I wasn’t sure what to call this post, as it is simply all the African images I had saved in my quick collection in Lightroom, some from back in 2019, and others more recent. This finishes off the last of the really old trip images I wanted to edit, but I still have a few from 2022 that I’d like to work through, as well as my cruise images from 2023.
I had a lot of bird images saved in my quick collection to edit, so I took the easy route, and worked on those today. Sometimes, the path of least resistant is the best way to go.
These images are both from my most recent travels and a trip to South Africa in 2019.
Zebras felt like a good follow on to last weeks post showcasing some giraffe images. They are another lovely animal to spot in the bush, especially when they are chilled out and allow a photograph with some nice eye contact.
As I was editing these images, I noticed as I was zooming in and out many scars on the adults. Perhaps from a brush with a predator, conflict with another member of the herd, or scrapes and scratches from moving within thick bush quickly. Potentially, a combination of all three. Seeing images of a few different individuals highlights that all the stripe patterns are unique.
The weekend got away from me, so just a quick few photos in the hopes that it helps me keep with the habit of completing a weekly post.
I selected some giraffe images to share today. They are such an interesting combination of goofy and elegant, and are usually quite chilled out when spotted on safari which allows for lots of photo opportunities.
We’ve had some beautiful weather the last few days, and my road is finally clear of icy and easy to walk, so I’ve been getting the dogs out for nice morning walks. The morning twilight and sunrise have been beautiful, but since I didn’t have my camera with me to capture them, I went through some of the many images I have left to edit, and found a selection that shows some of the beautiful colours I have been enjoying.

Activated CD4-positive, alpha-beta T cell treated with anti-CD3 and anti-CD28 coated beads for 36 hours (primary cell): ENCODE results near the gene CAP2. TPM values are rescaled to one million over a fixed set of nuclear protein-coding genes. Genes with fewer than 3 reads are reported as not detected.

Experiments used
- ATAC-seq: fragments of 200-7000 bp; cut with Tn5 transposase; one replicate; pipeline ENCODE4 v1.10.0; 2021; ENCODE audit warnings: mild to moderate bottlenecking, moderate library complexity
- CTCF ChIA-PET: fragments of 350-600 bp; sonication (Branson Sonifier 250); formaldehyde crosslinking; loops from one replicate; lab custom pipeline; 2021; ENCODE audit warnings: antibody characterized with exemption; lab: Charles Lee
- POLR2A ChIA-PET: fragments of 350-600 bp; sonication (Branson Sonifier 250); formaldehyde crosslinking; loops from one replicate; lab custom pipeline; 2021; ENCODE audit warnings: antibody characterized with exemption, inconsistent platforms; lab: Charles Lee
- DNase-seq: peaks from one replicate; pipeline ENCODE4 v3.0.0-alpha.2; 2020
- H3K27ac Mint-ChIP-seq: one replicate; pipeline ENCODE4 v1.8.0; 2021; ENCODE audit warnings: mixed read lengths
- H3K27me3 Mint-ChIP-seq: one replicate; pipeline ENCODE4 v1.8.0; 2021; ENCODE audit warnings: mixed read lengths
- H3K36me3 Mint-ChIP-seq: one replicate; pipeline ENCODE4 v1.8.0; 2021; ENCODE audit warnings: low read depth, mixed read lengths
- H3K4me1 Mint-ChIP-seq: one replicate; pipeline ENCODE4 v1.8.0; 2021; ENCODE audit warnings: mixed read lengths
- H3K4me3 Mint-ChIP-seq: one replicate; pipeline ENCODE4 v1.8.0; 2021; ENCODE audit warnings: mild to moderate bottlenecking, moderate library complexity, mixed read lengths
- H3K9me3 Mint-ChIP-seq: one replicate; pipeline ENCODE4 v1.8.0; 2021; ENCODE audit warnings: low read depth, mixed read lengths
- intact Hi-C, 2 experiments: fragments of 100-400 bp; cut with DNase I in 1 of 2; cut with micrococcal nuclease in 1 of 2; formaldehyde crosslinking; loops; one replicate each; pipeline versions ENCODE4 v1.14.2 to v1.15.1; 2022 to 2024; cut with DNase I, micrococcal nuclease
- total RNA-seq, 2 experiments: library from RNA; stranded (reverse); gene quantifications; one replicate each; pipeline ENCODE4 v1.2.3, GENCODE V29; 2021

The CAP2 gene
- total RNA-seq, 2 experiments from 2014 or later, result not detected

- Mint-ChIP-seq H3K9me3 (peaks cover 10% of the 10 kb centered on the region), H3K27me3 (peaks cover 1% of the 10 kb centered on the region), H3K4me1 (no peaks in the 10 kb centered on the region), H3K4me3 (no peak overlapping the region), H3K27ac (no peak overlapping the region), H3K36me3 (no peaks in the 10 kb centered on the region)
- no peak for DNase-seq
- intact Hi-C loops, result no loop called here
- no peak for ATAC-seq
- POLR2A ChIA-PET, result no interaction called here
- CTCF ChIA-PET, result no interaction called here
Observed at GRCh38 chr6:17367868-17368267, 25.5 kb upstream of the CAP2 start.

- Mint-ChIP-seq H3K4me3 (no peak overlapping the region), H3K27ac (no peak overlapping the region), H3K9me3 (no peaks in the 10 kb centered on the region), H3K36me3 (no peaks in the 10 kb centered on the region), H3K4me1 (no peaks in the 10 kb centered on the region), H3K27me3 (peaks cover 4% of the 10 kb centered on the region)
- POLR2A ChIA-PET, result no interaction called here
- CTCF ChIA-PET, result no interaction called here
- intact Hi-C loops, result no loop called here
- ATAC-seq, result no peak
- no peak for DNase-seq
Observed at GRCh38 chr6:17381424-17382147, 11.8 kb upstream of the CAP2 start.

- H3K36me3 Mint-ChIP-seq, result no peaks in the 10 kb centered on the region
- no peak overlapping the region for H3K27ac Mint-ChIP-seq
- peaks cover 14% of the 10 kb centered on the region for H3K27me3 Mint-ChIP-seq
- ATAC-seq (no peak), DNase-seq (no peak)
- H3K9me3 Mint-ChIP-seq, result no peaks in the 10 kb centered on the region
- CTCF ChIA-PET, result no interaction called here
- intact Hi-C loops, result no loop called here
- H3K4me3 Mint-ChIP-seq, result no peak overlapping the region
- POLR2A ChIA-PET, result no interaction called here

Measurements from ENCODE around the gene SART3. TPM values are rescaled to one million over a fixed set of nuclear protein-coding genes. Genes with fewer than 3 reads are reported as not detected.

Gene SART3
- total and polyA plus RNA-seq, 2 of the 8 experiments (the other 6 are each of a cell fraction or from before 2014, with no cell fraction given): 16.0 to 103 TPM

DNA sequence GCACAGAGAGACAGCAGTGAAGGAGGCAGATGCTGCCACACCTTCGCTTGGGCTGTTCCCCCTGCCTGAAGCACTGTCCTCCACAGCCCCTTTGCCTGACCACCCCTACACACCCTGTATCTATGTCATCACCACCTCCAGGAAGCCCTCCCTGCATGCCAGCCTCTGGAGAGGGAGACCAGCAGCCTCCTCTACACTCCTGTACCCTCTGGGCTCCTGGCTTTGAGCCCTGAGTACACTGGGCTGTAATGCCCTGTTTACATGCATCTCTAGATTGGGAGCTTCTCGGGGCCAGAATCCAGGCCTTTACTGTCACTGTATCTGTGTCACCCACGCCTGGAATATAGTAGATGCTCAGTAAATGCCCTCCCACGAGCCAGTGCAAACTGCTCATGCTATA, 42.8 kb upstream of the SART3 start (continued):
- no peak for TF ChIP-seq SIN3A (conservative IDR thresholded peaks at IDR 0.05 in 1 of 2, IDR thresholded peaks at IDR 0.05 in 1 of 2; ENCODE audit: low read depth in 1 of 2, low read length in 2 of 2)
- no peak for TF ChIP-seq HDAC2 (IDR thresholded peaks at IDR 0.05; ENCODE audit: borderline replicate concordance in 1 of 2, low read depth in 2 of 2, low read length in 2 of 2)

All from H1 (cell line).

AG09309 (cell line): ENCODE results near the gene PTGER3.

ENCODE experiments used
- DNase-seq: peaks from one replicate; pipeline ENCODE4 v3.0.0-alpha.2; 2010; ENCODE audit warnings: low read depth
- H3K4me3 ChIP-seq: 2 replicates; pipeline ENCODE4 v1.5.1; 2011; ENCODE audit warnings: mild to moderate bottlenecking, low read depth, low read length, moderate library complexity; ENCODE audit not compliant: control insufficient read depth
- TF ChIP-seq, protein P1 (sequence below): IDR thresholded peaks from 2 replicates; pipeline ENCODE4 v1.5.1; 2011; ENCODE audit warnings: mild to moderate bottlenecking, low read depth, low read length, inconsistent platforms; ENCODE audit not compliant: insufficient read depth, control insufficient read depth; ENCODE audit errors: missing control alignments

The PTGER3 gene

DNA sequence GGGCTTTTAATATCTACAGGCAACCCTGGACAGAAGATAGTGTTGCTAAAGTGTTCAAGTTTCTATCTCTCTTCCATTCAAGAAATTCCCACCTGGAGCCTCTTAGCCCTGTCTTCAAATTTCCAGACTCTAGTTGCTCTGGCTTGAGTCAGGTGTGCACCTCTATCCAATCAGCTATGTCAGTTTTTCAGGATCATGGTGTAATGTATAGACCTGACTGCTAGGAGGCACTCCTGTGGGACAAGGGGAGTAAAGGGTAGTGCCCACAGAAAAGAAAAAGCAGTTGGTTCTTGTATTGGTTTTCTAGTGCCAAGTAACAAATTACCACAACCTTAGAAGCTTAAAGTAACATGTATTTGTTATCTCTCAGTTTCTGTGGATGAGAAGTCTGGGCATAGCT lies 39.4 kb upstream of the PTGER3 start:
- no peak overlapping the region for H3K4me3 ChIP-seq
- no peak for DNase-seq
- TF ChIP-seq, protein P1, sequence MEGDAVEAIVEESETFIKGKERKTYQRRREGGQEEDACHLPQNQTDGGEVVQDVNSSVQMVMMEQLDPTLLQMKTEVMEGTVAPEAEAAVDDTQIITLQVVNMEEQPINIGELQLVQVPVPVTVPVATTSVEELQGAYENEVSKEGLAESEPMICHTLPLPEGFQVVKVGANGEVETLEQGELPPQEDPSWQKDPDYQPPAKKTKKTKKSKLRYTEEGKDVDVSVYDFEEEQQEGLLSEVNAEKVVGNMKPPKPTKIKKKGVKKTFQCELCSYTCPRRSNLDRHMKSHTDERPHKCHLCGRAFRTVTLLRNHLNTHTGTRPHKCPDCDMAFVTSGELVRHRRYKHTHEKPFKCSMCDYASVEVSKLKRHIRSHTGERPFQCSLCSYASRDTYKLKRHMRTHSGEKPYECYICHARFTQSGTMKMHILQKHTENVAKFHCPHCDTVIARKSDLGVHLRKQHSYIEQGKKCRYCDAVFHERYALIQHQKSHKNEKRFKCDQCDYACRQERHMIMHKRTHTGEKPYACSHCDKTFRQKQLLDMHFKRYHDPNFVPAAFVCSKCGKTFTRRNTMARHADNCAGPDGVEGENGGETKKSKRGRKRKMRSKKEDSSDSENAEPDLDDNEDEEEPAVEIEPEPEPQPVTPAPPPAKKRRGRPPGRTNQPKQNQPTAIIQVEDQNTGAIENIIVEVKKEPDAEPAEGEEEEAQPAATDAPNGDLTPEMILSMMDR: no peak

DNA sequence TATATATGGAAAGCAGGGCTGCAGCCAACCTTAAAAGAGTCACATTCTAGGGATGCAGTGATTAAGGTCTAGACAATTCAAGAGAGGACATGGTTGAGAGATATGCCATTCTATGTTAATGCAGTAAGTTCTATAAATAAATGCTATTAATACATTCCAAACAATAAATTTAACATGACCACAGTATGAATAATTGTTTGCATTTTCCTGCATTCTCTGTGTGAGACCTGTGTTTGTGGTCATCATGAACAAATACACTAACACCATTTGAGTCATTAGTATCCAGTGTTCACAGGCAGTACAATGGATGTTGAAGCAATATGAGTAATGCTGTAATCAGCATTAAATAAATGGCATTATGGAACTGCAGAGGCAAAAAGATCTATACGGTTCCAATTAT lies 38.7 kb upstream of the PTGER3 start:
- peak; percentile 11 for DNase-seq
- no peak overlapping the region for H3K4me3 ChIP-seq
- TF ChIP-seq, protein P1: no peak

Now that I have moved my editing back to Lightroom, I’ve rediscovered quite a few images that I had flagged in my quick collection as ones I wanted to edit, from my trip to South Africa in 2019. The first four images are from that trip, and the last three from my recent trip to Zimbabwe in 2022.
While a lot of time has passed since 2019, I didn’t spend much of it on photography during the Covid years, as I was otherwise occupied in graduate school (during my free time from work) and when I did have time for photos, I was exploring using Capture One during that time period.
Coming back to Lightroom feels both familiar and very different at the same time, and I definitely need to spend some time relearning the familiar tools, and learning about all that has been added in the intervening time. I felt a sense of accomplishment working through these images and only completing the edits within Lightroom, not moving on to familiar plugins available in Photoshop.